This blog post is a refresh of some documentation that has been buried for years on the Tavultesoft website. It is perhaps less important now than it was 5 years ago, but it is still helpful for those poor souls among us who are tasked with looking after existing legacy applications!

A bit of background

Windows has two classes of functions: the "A"
(ANSI) and the "W" (Wide or Unicode) functions. For example,
GetWindowText maps to either GetWindowTextA or GetWindowTextW, depending on the flags with which your application is compiled. The ANSI functions work in 8-bit land, supporting only codepage based input.

Many applications have been created using ANSI
functions as the Unicode functions were not supported (apart from a few special
exceptions) under Windows 95, 98 and Me. Many application development frameworks originally did not support the Unicode functions. This means that if you didn’t create your application in the last 2 or 3 years, it is quite likely that it does not support Unicode input.

In particular, windows can created either as ANSI or Unicode
windows, in Windows NT4, 2000, XP, Vista or 7. This affects how WM_CHAR
messages are received by the window. If the window is created as an ANSI
window, WM_CHAR will always be received by the window class as codepage
characters. If the window is created as a Unicode window, all WM_CHAR messages
will contain Unicode (UTF-16) characters. The IsWindowUnicode(HWND) function
will tell you whether the window supports Unicode input.

So how does MSLU fit in?

MSLU – Microsoft Layer for Unicode – provides missing
Unicode functionality to Windows 9x through a library. Unfortunately, the one
thing it cannot do is allow windows to be created as Unicode – so direct
Unicode input is not possible.

Unicode input in Windows NT4, 2000, XP, Vista and 7

You can create a window as Unicode (even in a generally ANSI
application) by ensuring that you use the following functions instead of the
‘A’ equivalents:

  • RegisterClassW
  • CreateWindowW (or CreateWindowExW)
  • GetMessageW
  • PeekMessageW
  • DispatchMessageW

The following example of a message loop (modified slightly
from Borland Delphi’s forms.pas) may be useful in helping you to support having
specific windows as Unicode. In this example, we had to modify the class
library in a mimimal fashion in order to properly support Unicode windows. The
important changes are highlighted:

function TApplication.ProcessMessage(var Msg: TMsg): Boolean;
var
  FIsUnicode, Handled: Boolean;
begin
  Result := False;
  if PeekMessage(Msg, 0, 0, 0, PM_NOREMOVE) then      // this was just PM_REMOVE prev.
  begin
    FIsUnicode := IsWindowUnicode(Msg.HWnd);
 
    if FIsUnicode
      then PeekMessageW(Msg, 0, 0, 0, PM_REMOVE)
      else PeekMessage(Msg, 0, 0, 0, PM_REMOVE);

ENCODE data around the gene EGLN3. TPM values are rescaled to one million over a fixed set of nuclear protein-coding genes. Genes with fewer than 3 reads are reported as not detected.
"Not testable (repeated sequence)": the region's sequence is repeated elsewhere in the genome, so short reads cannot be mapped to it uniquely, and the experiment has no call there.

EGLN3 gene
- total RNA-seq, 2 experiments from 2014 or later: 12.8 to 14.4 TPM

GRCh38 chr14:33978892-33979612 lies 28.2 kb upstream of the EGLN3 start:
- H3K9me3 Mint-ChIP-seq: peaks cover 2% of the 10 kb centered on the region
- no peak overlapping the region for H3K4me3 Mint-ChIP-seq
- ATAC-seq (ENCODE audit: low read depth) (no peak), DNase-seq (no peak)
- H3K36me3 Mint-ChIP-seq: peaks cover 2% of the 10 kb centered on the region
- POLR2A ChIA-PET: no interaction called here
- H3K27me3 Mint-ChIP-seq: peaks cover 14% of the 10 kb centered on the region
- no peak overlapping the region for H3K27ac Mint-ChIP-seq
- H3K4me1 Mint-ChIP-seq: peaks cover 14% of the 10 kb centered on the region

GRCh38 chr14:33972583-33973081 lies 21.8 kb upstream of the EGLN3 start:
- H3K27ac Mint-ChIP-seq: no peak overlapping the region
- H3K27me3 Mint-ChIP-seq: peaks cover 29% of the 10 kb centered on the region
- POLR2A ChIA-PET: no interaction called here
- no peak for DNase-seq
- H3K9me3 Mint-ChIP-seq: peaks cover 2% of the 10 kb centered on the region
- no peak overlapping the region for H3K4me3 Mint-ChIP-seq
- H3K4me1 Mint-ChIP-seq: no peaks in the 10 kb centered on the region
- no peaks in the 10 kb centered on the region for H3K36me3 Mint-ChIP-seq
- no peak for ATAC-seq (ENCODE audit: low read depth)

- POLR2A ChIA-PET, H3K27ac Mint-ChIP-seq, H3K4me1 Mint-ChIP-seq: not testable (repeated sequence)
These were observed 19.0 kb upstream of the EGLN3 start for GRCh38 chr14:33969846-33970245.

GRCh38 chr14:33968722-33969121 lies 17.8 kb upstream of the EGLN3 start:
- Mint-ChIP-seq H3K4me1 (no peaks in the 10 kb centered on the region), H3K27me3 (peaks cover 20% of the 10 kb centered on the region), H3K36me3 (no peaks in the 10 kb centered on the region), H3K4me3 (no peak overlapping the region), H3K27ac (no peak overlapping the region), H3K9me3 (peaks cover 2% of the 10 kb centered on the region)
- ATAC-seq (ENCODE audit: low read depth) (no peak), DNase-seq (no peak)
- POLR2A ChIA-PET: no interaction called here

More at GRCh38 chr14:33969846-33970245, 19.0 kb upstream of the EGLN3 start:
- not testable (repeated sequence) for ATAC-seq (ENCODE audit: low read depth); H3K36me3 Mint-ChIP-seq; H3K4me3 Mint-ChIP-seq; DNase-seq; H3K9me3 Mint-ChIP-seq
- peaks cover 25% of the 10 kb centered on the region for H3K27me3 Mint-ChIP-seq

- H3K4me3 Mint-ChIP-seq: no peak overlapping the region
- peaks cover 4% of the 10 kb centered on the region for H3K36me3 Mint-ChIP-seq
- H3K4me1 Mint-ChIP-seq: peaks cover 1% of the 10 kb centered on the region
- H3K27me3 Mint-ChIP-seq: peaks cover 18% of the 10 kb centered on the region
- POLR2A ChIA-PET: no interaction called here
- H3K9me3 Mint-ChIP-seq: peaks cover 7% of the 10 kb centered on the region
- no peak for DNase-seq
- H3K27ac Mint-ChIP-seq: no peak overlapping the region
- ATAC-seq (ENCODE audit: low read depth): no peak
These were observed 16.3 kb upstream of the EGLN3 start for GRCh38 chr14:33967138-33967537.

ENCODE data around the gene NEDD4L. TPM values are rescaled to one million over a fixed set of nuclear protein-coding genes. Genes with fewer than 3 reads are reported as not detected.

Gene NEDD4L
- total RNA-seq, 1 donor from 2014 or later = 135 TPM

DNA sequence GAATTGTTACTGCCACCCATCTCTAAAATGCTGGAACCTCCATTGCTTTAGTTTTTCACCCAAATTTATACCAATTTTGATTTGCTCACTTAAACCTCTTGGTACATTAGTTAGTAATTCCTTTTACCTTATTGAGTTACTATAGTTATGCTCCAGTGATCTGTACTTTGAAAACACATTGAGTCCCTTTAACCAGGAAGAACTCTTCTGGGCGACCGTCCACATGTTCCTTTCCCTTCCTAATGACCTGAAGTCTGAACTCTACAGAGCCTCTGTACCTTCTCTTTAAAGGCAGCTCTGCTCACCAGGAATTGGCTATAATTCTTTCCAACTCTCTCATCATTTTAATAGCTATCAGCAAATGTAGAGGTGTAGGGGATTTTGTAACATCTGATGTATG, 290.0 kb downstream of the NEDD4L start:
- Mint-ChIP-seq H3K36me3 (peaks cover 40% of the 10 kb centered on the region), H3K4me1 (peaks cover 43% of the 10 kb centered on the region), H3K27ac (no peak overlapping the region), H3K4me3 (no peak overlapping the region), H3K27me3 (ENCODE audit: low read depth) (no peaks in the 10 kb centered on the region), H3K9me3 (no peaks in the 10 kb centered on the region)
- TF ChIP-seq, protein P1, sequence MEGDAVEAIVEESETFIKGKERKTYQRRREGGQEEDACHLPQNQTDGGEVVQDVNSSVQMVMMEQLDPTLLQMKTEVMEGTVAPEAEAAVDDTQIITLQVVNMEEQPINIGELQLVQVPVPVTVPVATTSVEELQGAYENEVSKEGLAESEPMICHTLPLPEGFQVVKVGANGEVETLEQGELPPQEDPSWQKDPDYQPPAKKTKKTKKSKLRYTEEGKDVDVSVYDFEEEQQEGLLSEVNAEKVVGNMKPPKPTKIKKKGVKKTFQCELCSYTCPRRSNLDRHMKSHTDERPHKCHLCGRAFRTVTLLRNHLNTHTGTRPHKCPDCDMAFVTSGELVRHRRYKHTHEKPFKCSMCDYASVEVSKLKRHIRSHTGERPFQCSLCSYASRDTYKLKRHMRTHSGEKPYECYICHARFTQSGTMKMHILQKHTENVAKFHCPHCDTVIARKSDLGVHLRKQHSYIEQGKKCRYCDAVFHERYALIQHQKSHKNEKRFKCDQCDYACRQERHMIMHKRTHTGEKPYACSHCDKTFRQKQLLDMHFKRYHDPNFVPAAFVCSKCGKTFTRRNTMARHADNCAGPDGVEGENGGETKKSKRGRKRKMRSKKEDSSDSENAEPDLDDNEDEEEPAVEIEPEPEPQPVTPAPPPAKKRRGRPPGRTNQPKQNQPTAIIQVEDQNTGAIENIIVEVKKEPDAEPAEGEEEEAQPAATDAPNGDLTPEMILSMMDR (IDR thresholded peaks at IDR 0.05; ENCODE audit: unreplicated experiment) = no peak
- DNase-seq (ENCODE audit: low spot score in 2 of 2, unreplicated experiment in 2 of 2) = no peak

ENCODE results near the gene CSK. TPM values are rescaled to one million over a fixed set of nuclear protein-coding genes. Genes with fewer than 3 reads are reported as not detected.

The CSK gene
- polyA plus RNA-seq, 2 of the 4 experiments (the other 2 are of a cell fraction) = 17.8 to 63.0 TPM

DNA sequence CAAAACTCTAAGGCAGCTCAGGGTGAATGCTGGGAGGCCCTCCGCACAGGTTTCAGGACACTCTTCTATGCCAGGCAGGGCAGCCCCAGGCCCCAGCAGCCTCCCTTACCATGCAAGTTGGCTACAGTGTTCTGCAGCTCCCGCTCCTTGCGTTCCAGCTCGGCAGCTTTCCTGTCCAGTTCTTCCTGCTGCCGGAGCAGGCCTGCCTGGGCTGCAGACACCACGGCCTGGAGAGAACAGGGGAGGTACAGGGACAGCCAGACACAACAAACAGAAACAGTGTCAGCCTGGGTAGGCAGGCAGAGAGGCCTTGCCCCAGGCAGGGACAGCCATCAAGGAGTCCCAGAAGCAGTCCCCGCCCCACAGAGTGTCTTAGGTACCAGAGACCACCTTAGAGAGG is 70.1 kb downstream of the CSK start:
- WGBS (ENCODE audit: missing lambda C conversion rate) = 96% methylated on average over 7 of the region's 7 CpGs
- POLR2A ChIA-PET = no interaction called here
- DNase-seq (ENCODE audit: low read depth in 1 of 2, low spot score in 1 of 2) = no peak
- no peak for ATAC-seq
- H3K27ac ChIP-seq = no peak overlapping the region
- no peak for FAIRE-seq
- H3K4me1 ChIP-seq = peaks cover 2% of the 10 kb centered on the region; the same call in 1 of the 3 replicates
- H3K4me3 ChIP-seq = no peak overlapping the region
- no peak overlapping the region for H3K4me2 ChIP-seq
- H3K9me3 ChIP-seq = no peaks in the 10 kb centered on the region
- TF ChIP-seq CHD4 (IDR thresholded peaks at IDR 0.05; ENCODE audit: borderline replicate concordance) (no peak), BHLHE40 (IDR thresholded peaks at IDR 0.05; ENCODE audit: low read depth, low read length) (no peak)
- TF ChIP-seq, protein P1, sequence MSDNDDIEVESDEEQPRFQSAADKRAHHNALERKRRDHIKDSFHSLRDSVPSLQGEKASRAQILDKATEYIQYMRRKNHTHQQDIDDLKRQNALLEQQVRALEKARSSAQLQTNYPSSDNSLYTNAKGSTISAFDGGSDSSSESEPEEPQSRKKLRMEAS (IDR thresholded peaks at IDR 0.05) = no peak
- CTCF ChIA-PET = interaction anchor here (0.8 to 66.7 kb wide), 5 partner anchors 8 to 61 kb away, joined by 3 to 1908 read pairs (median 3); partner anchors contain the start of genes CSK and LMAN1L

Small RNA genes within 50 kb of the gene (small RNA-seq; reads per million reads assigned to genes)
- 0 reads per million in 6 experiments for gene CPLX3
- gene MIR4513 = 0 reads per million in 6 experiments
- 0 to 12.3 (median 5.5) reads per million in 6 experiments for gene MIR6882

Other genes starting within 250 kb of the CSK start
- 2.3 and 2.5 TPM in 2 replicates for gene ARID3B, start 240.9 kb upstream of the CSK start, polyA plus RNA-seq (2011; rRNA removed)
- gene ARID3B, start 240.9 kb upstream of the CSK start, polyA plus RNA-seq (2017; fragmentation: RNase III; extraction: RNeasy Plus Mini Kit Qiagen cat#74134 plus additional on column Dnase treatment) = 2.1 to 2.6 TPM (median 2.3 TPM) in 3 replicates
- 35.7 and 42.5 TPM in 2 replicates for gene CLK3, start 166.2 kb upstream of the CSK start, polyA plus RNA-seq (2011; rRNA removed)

Result := True;
    if Msg.Message <> WM_QUIT then
    begin
      Handled := False;
      if Assigned(FOnMessage) then FOnMessage(Msg, Handled);
      if not IsHintMsg(Msg) and not Handled and not IsMDIMsg(Msg) and
        not IsKeyMsg(Msg) and not IsDlgMsg(Msg) then
      begin
        TranslateMessage(Msg);
        if FIsUnicode
          then DispatchMessageW(Msg)
          else DispatchMessage(Msg);
      end;
    end
    else
      FTerminate := True;
  end;
end;

Another useful trick is to force a window to Unicode by
resetting its window proc after the window has been created:

if FAllowUnicodeInput then
  SetWindowLongW(Handle, GWL_WNDPROC, GetWindowLong(Handle, GWL_WNDPROC))
else
  SetWindowLongA(Handle, GWL_WNDPROC, GetWindowLong(Handle, GWL_WNDPROC));

Unicode input using WM_UNICHAR

If you cannot modify your framework, then you may not be able to create your windows as Unicode windows, or receive Unicode WM_CHAR messages.

Fortunately, there is an alternative: WM_UNICHAR (0x0109).
Microsoft created the WM_UNICHAR message as a standard alternative for Unicode
character input, especially for Keyman. The WM_UNICHAR message is easy to
handle (again, from Delphi):

procedure TSomeWindow.WMUniChar(var Message: TWMChar);
begin
  if FAllowUnicodeInput then
  begin
    if Message.CharCode = UNICODE_NOCHAR then
      Message.Result := 1
    else
      InsertUTF32Character(Message.CharCode);
  end
  else
    Message.Result := 0;
end;

The WM_UNICHAR message is first sent to a window,
with UNICODE_NOCHAR (0xFFFF) in order to determine if the window supports it.
If not handled, DefWindowProc will return 0 (on all versions of Windows),
indicating that WM_UNICHAR is not supported. You must return 1 from your
window procedure in order to receive input via WM_UNICHAR. After returning 1,
subsequent characters will be posted in, by Keyman, via WM_UNICHAR instead of
by WM_CHAR. Note that WM_UNICHAR uses UTF-32 instead of UTF-16 which most
Windows applications use.

The following C macros can be helpful in converting between
UTF-16 surrogate pairs and UTF-32 (see www.unicode.org
for more detail on UTF-16 surrogate pairs, and the supplementary planes):

#define Uni_IsSurrogate1(ch) ((ch) >= 0xD800 && (ch) <= 0xDBFF)
#define Uni_IsSurrogate2(ch) ((ch) >= 0xDC00 && (ch) <= 0xDFFF)
 
#define Uni_SurrogateToUTF32(ch, cl) (((ch) - 0xD800) * 0x400 + ((cl) - 0xDC00) + 0x10000)
 
#define Uni_UTF32ToSurrogate1(ch) (((ch) - 0x10000) / 0x400 + 0xD800)
#define Uni_UTF32ToSurrogate2(ch) (((ch) - 0x10000) % 0x400 + 0xDC00)

Which approach should I use?

The WM_UNICHAR message is supported by Keyman Engine on all Windows
platforms. So as a simple solution, you could just
support that. However, that would mean that newer Windows XP, Vista and Windows 7 keyboards (e.g.
some Asian language keyboards) would not work in your application. This decision really depends on your user base and the level of complexity involved in a complete solution.

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